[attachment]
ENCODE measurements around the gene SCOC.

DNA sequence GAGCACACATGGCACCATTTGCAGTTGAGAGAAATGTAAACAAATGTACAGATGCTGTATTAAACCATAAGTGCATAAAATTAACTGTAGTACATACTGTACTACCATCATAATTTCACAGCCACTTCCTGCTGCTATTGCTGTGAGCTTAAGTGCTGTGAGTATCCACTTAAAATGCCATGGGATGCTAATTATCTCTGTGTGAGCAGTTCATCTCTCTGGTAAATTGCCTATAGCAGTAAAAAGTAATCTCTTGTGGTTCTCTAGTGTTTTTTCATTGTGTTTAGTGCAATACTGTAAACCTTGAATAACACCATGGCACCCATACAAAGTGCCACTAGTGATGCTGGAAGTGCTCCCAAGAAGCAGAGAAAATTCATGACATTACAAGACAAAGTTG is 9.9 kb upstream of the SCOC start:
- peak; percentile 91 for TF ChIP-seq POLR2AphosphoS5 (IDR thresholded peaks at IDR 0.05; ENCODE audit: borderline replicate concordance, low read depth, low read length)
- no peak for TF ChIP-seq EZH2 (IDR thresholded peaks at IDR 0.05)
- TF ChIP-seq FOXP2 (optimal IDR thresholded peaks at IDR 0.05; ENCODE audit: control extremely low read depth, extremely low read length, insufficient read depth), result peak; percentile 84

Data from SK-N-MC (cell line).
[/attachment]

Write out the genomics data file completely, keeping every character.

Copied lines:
ENCODE measurements around the gene SCOC.

DNA sequence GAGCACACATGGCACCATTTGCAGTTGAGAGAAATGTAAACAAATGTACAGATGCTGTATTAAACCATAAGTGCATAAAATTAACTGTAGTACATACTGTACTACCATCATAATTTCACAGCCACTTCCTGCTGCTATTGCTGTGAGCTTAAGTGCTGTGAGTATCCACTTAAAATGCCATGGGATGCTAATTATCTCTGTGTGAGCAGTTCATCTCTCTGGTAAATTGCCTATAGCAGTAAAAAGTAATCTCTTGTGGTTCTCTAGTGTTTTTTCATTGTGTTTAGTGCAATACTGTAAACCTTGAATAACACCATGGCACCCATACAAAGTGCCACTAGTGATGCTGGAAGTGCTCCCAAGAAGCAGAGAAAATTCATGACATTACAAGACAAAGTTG is 9.9 kb upstream of the SCOC start:
- peak; percentile 91 for TF ChIP-seq POLR2AphosphoS5 (IDR thresholded peaks at IDR 0.05; ENCODE audit: borderline replicate concordance, low read depth, low read length)
- no peak for TF ChIP-seq EZH2 (IDR thresholded peaks at IDR 0.05)
- TF ChIP-seq FOXP2 (optimal IDR thresholded peaks at IDR 0.05; ENCODE audit: control extremely low read depth, extremely low read length, insufficient read depth), result peak; percentile 84

Data from SK-N-MC (cell line).